Breathe

Pollution, a major contributor to climate change, is a growing concern in India, as it is around the world. The country faces one of the highest disease burdens from air pollution in the world, with an estimated 100% of the population living in areas with PM2.5 concentrations – pollution particles that have a diameter of less than 2.5 micrometres – above the World Health Organization’s guidelines.

India is home to more than 17% of the world’s population, making it the world’s second most populous country. That population is increasingly migrating from the countryside to cities – it’s estimated that approximately 25-30 people migrate every minute to cities from the rural areas in India. Delhi, the national capital, grew from a meagre 1 million people in 1950 to a staggering 28 million people by 2018 – that’s more than half of the combined population of all national capitals in the ASEAN region. With further development and population growth, increases in ambient air pollution are anticipated.

n January 2019, the government launched the National Clean Air Program (NCAP), a five-year action plan to curb air pollution by building a pan-India air quality monitoring network and improving citizen awareness. Delhi has certainly made consistent strides in the past few years to control air pollution levels, but while these past months have been encouraging in terms of the level of pollution, it’s not time to remove the anti-pollution masks. Even now in Delhi the average PM2.5 and PM10 levels of pollution are two- to three-times higher than satisfactory levels.

ICT for pollution control

Technology has the potential to be a vital enabler to curb pollution across the globe. According to the Ericsson Mobility Report, ICT solutions such as the Internet of Things (IoT) could help reduce greenhouse gas emissions by up to 15% by 2030. Areas where ICT can make an impact include transportation, electricity grids, manufacturing, agriculture and land use. In addition, as ICT is a carbon-lean sector that accounts for less than 2% of global CO2 emissions, it presents a viable means for cities and countries to reduce their carbon footprints.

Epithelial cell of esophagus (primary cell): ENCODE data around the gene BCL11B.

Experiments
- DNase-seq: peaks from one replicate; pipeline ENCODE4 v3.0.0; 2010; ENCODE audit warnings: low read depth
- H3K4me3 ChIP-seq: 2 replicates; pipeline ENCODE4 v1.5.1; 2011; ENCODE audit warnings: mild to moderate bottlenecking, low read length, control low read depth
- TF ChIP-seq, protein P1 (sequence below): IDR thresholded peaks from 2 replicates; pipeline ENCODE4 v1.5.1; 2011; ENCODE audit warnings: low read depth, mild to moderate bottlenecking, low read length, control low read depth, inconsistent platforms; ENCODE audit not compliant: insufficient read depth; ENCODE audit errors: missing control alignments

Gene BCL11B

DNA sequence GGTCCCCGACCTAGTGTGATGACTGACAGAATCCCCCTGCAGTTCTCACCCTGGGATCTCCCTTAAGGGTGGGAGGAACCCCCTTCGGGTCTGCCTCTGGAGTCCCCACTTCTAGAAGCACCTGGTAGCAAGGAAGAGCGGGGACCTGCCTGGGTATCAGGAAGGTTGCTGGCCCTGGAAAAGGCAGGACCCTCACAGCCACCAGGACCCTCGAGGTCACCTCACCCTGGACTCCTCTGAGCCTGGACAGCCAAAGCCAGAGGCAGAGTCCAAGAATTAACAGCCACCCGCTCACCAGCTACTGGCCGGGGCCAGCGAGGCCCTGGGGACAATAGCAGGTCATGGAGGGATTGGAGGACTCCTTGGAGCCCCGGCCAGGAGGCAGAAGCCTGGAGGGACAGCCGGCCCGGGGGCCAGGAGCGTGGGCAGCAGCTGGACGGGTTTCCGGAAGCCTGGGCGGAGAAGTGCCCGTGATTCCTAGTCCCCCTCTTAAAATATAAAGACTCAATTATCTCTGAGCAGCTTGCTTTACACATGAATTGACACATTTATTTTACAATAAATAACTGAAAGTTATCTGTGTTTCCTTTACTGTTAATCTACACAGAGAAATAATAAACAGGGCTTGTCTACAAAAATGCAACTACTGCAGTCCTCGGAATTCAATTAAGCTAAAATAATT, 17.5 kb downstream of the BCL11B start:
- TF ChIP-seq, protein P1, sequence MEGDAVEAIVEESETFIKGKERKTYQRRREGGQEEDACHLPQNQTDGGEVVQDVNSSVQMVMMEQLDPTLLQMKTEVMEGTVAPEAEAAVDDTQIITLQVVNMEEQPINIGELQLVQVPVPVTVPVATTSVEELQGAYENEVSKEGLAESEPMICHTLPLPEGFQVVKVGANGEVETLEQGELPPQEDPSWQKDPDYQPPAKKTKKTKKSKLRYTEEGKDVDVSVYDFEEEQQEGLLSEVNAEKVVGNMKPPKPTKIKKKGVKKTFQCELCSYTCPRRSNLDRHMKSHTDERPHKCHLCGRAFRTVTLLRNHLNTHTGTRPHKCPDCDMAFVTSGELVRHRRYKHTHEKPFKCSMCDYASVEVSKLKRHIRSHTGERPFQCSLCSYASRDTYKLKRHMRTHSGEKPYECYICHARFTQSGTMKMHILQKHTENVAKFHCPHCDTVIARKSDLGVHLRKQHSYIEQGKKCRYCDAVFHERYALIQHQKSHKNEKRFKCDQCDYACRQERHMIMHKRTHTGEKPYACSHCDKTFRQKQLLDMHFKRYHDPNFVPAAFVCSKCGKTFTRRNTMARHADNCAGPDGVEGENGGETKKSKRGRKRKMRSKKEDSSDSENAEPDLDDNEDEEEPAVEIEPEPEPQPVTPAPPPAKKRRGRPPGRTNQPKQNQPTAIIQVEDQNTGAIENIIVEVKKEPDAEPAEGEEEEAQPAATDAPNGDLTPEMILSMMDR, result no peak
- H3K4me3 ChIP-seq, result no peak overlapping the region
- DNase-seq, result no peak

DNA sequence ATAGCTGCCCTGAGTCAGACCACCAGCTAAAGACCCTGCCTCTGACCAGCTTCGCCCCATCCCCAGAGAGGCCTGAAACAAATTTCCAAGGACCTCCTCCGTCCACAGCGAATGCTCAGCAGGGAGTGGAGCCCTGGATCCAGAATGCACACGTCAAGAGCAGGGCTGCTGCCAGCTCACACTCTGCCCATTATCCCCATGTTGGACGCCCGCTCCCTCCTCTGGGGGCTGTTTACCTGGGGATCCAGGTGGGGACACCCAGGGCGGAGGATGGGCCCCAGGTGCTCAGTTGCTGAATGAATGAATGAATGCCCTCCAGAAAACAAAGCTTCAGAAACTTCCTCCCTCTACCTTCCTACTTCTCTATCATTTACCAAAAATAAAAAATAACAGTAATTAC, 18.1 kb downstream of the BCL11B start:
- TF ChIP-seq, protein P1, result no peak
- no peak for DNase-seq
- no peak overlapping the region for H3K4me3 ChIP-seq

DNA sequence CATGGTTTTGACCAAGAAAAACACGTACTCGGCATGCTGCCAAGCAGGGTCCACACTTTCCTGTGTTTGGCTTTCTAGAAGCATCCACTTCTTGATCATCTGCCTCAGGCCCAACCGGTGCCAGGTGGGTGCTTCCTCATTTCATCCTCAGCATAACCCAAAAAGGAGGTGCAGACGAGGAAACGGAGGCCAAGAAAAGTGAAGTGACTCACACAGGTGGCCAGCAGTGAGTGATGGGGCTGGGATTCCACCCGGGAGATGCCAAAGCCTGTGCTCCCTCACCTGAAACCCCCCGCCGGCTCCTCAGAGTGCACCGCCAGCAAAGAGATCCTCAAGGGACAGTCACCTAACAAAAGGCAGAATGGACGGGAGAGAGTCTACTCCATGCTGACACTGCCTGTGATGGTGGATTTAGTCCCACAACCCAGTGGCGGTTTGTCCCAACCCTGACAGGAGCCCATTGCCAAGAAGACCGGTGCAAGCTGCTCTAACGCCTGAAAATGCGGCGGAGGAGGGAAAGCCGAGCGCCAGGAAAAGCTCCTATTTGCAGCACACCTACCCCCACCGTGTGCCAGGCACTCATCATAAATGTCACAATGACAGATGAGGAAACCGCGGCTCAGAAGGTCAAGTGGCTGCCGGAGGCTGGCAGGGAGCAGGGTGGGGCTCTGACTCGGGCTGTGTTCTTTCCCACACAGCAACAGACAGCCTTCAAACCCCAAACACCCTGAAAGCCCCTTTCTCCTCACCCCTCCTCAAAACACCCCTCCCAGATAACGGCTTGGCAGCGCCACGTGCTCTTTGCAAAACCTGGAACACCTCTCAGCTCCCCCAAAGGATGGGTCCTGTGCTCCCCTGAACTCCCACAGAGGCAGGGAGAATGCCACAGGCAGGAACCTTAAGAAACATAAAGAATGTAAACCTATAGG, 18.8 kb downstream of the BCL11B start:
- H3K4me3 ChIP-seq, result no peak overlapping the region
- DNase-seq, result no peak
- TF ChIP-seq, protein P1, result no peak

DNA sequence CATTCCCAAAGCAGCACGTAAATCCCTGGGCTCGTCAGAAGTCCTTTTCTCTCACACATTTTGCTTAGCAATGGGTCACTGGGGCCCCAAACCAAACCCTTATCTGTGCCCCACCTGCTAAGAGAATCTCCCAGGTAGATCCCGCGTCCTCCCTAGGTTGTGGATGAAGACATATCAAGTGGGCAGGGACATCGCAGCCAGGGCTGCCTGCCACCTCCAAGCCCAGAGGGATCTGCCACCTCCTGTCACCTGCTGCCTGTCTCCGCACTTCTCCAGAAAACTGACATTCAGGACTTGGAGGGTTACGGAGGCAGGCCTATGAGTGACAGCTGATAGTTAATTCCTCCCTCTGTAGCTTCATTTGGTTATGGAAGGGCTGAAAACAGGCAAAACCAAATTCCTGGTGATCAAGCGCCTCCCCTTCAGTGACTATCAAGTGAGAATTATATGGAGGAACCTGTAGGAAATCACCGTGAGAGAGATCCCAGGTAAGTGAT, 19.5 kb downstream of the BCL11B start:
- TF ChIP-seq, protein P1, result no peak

At Ericsson, we believe that public-private partnerships can play a crucial role in addressing climate change and are willing to do our part. We are, for instance, working on a collaborative project with academics, industry and the public sector to provide electrified transportation in Sweden, which not only provides smart transport solutions but is also emission-free. Air quality measurements can also help identify and prioritize the sources and locations of greatest concern – benchmarking against standards and guidelines – as well as evaluating the effectiveness of actions to reduce emissions.

In Gujarat, a “cap and trading” programme has been launched to curb particulate air pollution. It’s a collaboration between industry, local municipal authorities, the University of Chicago and Harvard University. In this programme, the government sets a cap on emissions and allows factories to buy and sell permits to stay below the cap. Under the emissions trading system, industries must hold a permit for each unit of particulate that they emit and must comply with the prescribed standard of 150 milligrams per cubic metre of particulate matter released into the atmosphere.

It is important to understand that controlling air pollution levels requires constant monitoring. Again, technology such as IoT can play a major role here. Ericsson, in partnership with IIT Kanpur, has deployed NarrowBand-IoT sensor networks at strategic locations in Delhi to monitor air pollution levels. The real-time data collected by the sensors is collated for analysis with the aim of increasing awareness, supporting policy intervention and allowing corrective actions to reduce air pollution in the city to be taken.

For a better tomorrow

ICT is transforming lives and is an essential enabler of sustainable solutions. As connectivity and innovative technologies become widespread, the potential for ICT to solve problems will only grow. However, pollution control is a continuous process, requiring vision, ongoing measurement and the continual rebalancing of complex factors such as migration, industrial policies and the willingness of communities to address CO2 emissions.

Only by recognizing the fundamental social transformations required – and by involving our communities in defining the way forward – will we be able to steer these unique technological resources towards a better future. Armed with technology, we can surely help the world breathe better. The onus is on all of us.